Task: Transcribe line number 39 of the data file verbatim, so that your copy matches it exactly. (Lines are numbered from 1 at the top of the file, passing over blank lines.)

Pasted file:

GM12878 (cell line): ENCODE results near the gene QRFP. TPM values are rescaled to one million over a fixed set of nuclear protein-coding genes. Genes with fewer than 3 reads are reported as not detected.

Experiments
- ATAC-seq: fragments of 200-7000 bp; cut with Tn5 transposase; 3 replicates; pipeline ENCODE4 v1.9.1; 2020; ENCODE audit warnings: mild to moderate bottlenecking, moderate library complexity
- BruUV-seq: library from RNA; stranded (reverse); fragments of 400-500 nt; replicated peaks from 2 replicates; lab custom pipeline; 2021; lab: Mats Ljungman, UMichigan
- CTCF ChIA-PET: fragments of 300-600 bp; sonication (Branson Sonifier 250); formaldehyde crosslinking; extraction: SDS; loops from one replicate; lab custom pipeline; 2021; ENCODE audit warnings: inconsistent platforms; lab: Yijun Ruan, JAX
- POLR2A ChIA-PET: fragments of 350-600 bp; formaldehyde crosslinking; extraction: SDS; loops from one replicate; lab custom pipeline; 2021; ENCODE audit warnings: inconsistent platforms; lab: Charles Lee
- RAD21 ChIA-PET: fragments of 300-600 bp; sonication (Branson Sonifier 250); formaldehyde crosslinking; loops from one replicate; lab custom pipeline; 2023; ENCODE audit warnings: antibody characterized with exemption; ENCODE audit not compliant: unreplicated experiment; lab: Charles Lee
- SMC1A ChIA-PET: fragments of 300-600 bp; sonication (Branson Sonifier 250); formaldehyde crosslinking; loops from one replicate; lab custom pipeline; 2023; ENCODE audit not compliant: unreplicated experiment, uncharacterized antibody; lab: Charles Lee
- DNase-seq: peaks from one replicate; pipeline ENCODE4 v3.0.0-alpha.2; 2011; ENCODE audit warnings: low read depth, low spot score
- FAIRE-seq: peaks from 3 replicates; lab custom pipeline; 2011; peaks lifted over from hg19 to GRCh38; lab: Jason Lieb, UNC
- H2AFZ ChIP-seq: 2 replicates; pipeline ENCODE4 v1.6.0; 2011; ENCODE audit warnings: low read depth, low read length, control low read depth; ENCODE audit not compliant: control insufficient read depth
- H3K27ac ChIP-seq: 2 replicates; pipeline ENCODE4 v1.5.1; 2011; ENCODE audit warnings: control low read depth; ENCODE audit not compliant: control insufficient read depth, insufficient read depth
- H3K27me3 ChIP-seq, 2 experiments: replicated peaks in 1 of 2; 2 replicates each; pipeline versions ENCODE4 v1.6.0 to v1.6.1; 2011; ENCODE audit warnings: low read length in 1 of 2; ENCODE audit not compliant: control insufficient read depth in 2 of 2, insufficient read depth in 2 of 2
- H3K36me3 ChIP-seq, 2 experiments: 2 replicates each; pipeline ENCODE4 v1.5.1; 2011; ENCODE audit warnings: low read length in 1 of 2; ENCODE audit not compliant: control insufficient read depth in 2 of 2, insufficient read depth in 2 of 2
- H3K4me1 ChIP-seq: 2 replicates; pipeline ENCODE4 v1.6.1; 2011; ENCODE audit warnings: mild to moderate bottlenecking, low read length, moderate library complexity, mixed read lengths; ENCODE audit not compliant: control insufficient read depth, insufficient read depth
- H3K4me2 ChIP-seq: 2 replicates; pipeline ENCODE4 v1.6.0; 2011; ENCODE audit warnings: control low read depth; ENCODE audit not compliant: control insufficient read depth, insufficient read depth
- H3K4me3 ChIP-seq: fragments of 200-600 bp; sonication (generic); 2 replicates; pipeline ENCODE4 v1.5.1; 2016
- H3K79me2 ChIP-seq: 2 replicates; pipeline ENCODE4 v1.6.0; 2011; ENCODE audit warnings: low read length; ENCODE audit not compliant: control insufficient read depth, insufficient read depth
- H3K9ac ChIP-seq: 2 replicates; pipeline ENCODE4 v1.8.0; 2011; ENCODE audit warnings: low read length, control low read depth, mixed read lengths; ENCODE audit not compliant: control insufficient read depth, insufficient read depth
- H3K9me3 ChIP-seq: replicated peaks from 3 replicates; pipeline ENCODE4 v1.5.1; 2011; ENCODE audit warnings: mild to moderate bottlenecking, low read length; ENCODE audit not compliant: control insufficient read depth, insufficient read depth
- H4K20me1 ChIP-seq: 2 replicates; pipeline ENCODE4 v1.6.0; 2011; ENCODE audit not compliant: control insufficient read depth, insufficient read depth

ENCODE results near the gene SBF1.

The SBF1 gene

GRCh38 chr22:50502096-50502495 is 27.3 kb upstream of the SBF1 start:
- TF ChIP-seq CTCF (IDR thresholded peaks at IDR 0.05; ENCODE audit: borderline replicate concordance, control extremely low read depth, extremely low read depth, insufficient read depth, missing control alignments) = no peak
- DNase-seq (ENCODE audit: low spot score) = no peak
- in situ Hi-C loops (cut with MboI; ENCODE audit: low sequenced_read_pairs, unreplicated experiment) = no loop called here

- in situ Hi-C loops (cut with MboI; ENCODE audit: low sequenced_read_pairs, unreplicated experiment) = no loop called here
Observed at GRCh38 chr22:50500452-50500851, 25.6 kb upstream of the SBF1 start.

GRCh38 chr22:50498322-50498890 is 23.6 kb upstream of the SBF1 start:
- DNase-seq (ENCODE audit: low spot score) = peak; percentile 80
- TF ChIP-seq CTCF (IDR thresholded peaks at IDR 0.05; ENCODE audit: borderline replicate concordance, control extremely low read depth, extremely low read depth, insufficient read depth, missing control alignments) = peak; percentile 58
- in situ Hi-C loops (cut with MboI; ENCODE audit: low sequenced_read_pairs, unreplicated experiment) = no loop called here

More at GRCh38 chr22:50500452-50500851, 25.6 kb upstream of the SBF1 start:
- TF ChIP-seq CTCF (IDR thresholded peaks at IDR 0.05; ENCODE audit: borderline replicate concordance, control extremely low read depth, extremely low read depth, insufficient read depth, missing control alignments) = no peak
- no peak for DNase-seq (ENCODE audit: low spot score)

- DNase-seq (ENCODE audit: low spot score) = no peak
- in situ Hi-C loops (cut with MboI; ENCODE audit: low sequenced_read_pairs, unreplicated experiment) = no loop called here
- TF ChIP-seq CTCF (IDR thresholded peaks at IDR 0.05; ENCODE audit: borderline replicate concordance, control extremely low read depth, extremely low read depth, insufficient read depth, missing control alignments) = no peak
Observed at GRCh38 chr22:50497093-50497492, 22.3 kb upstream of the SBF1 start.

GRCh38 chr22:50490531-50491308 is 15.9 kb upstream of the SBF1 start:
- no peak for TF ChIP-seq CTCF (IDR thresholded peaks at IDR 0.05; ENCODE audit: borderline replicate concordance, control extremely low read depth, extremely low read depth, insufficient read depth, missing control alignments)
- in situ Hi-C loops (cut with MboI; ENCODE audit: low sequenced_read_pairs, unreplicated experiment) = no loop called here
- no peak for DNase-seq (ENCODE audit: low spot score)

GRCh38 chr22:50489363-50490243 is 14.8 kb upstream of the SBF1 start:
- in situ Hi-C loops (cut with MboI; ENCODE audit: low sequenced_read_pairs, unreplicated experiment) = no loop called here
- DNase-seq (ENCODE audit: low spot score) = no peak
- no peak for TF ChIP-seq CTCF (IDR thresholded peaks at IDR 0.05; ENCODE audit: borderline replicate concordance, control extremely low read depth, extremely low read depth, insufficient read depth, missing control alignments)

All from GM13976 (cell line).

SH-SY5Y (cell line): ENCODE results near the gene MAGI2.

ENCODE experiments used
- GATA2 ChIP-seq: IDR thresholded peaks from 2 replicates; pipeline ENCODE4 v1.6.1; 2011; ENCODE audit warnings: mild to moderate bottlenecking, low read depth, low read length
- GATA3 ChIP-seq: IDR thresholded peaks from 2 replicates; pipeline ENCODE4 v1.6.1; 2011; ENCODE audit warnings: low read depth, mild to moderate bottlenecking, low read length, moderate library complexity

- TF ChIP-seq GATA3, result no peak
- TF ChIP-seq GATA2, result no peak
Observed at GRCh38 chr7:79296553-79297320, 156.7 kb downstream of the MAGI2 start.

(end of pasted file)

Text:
- TF ChIP-seq CTCF (IDR thresholded peaks at IDR 0.05; ENCODE audit: borderline replicate concordance, control extremely low read depth, extremely low read depth, insufficient read depth, missing control alignments) = no peak